EUGENE, Ore. “”mdash; Bill Walton, the smiling legend of UCLA basketball, spoke to reporters before Thursday’s UCLA-Oregon game. He was here to serve as the Bruins’ honorary captain in a pre-game ceremony that celebrated the final season of the 84-year-old McArthur Court.

The Mac is a true monument of college basketball history, and Walton spoke of it with the reverence of a great basketball historian.

He explained how for him the Mac stands a symbol of the array of emotions that fill both life and the sport of college basketball.

He reminisced about how he loved to make Oregon fans “cry in their beers.” He recounted the heartbreak of what he called “The Lost Weekend” of his UCLA basketball career, when the top-ranked Bruins came to the state in 1974 and lost consecutive games to Oregon State and Oregon.

“I will forever have that stain and stigma on my soul,” he said. “I’m looking for salvation, but it just won’t go away.”

He says this with nostalgia, always reiterating how lucky he is, and using a tone that expresses his deep passion for the game of basketball. I was struck most by Walton’s complete appreciation for this sport.

So let’s look at this one with Walton’s wisdom in mind.

The Bruin’s lost a heartbreaker, 71-66 in overtime.

It doesn’t have the historical gravity that Walton’s loss had in 1974, but it still brings the pain of crushing defeat.

But for all its sting, this is also a game that can inspire players to work harder. I don’t think it will derail the Bruins as much as it will spur them toward improvement.

UCLA fought against the ferocious screams of the 7,528 fans in attendance at the Mac. They battled and held their poise throughout.

UCLA will learn valuable lessons from this loss. They can tweak their zone defense and reconsider their rotation.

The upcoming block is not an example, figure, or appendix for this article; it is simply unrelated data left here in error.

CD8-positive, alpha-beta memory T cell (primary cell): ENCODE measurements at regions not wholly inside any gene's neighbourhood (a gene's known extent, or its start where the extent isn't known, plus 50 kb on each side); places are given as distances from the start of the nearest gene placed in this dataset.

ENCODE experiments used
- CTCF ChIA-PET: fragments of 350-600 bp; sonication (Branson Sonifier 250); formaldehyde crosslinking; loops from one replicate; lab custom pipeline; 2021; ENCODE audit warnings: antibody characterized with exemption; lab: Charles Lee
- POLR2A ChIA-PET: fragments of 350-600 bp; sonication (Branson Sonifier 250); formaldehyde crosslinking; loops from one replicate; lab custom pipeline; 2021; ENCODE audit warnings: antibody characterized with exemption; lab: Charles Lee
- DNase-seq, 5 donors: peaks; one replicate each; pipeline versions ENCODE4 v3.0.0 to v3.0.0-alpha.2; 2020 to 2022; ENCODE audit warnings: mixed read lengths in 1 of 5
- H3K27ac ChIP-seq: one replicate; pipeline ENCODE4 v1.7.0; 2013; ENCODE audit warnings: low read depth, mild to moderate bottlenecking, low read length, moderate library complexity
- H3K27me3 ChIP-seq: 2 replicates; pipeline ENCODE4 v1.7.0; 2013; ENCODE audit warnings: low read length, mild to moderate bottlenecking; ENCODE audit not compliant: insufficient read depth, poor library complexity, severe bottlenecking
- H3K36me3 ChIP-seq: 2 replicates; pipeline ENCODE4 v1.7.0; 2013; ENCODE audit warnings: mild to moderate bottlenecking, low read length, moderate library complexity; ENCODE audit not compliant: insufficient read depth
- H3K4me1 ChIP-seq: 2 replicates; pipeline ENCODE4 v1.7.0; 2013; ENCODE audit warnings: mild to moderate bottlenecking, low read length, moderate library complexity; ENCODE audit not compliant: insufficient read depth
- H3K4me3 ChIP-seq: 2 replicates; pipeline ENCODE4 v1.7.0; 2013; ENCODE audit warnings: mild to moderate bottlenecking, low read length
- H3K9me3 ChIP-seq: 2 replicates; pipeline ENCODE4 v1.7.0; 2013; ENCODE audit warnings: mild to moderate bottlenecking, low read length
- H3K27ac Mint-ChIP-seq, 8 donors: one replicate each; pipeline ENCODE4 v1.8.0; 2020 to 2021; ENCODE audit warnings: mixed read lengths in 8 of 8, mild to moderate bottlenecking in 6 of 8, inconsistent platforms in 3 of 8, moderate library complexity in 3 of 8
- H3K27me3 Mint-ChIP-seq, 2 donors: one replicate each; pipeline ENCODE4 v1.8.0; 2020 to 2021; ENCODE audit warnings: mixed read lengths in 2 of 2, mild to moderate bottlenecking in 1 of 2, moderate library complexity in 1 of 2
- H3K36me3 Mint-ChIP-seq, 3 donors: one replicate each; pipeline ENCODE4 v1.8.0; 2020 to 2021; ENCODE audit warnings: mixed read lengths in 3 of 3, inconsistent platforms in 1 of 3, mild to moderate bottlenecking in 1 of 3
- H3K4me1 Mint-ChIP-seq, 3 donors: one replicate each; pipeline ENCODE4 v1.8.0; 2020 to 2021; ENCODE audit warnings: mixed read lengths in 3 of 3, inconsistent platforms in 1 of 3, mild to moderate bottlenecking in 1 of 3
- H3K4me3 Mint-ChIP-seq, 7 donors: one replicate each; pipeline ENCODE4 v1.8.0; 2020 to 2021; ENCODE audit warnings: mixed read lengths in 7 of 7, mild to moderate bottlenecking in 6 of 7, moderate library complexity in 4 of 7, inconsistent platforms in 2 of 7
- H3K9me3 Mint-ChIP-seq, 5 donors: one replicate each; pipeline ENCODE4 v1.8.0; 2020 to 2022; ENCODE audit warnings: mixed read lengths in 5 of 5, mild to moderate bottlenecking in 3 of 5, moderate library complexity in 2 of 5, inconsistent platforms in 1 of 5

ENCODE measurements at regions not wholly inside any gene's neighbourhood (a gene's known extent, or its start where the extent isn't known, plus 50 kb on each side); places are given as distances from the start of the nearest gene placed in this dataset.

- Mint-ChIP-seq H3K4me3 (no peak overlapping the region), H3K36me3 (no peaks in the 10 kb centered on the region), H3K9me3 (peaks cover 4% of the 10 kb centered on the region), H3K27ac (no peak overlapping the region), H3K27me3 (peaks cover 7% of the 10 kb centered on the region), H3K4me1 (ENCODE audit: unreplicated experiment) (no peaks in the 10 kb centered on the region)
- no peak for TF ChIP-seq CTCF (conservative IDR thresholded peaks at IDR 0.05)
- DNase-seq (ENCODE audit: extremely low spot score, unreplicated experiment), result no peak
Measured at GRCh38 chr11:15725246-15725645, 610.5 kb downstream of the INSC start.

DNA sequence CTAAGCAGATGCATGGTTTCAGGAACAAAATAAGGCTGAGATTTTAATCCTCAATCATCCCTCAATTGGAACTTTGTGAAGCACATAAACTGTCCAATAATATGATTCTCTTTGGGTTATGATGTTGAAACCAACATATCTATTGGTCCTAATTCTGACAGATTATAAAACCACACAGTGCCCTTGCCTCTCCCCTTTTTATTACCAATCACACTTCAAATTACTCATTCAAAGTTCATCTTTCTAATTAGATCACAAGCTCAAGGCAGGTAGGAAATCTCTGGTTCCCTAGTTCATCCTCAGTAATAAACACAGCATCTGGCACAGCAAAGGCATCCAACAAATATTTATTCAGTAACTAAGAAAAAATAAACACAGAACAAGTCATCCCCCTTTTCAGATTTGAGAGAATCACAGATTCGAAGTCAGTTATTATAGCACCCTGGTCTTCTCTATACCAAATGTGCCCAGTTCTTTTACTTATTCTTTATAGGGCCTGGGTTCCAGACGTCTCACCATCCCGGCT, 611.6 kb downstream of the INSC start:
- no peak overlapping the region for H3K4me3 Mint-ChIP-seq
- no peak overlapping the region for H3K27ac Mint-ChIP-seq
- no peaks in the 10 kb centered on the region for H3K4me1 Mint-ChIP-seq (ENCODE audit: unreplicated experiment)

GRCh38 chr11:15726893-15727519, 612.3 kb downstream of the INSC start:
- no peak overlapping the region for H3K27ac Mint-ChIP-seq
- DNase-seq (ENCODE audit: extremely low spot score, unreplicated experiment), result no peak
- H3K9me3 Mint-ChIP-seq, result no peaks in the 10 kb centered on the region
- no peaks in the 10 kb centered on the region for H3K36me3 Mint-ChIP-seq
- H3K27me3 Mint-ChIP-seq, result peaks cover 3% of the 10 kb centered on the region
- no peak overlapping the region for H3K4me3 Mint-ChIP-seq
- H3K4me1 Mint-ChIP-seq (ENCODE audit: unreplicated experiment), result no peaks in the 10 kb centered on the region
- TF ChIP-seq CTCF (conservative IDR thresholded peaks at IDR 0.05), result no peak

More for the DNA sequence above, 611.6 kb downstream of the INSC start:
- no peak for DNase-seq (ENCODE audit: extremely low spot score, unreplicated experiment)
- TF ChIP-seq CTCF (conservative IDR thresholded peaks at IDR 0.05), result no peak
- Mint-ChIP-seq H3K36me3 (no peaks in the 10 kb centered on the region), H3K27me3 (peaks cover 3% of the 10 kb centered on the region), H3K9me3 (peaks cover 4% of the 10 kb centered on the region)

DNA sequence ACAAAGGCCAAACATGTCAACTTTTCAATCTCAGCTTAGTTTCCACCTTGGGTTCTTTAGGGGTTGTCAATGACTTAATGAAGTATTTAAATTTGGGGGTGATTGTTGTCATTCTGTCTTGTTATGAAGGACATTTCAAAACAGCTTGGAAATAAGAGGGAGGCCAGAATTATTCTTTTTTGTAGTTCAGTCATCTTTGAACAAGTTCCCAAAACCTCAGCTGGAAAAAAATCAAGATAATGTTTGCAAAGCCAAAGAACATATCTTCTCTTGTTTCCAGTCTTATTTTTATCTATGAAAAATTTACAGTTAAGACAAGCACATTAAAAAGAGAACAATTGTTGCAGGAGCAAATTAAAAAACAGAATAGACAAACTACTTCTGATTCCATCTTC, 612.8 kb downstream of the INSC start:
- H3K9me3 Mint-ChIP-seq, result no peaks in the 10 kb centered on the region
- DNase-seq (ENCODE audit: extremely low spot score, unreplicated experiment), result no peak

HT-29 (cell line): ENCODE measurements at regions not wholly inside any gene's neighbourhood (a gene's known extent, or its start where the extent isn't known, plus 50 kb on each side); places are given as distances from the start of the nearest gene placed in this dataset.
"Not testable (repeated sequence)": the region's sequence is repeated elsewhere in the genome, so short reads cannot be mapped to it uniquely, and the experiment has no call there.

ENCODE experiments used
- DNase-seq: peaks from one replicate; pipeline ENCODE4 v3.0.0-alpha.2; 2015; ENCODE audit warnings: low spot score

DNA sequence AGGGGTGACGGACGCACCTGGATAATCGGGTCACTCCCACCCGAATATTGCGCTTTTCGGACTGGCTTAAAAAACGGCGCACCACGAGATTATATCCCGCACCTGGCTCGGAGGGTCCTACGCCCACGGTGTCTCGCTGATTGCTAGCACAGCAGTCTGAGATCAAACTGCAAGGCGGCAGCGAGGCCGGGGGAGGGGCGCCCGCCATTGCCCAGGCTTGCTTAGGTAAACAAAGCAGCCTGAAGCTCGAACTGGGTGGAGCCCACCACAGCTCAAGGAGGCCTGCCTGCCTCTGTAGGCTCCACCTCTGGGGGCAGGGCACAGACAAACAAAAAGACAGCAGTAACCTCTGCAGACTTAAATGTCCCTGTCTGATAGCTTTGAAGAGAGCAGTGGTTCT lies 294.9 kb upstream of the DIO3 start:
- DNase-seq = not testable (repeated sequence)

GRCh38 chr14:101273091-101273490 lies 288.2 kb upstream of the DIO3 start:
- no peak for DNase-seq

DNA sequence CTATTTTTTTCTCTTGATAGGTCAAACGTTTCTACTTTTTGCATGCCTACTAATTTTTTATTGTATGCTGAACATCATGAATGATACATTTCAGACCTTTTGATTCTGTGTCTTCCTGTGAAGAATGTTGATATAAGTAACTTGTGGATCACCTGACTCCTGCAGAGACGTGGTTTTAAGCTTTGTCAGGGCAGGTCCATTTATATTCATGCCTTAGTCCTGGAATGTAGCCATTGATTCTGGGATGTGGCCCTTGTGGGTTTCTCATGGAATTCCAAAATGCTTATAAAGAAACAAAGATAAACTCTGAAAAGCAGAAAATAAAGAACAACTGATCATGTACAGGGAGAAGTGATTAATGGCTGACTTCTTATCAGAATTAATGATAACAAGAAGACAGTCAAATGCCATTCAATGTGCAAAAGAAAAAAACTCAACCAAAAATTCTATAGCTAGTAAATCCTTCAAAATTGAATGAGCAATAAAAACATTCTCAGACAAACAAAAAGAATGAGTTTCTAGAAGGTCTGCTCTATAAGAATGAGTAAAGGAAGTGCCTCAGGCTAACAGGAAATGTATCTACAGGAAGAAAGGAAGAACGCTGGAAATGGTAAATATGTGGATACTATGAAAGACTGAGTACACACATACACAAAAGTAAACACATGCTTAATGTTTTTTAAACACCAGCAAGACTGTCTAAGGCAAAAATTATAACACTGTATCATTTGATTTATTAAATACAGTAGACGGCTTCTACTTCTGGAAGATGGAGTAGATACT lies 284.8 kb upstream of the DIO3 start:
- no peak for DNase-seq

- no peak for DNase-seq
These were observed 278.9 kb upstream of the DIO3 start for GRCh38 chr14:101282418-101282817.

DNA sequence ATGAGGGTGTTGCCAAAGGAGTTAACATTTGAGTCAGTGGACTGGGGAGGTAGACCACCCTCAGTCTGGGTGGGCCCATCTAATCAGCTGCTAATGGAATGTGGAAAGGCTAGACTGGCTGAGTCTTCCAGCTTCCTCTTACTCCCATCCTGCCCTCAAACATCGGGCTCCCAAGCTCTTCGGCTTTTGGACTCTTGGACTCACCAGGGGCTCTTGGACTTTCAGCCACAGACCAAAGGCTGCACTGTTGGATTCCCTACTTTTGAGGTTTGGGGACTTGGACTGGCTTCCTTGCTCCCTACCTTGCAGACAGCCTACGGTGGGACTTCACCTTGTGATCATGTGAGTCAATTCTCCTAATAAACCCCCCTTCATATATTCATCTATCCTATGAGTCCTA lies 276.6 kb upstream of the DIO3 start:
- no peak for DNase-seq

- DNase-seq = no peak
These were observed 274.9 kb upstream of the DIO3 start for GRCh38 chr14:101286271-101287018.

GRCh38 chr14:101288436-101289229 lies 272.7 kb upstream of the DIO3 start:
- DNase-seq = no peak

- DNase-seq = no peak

But maybe the most important thing is the confidence the Bruins can gain in knowing that they faced the fire. They played in one of the most intense atmospheres imaginable. As Walton said beforehand, this place is “like a movie.”

“It felt like my ears were shaking,” UCLA sophomore guard Malcolm Lee said.

“It was like nothing I’ve ever experienced before,” freshman forward Tyler Honeycutt said.

Those types of feelings will make the Bruins better down the road; they can enter unfriendly arenas with the poise that comes from knowing they’ve seen tougher.

And they vowed to keep their heads high.

“You have to take the good and the bad,” Lee said. “This is what basketball is all about. This is what we live for.”

I imagine it’s the type of game Walton lives for, too. He thrived in such epic moments, bringing two NCAA championships to Westwood and winning two more in the NBA.

When UCLA’s Michael Roll hit that 3-pointer at the end of regulation to send the game to overtime, Walton only smiled. At the intermission he stood as if to collect his thoughts and process all the amazing things that have happened in this amazing building.

And after the final buzzer rang and the Oregon fans roared at their victory, Walton stayed standing at his courtside seat. As a crowd of spectators swarmed around him, Walton shook hands, signed autographs, and smiled.

It was a fitting final image for this night of truly awesome basketball, a night that no one really wanted to end.

E-mail Allen at sallen@media.ucla.edu.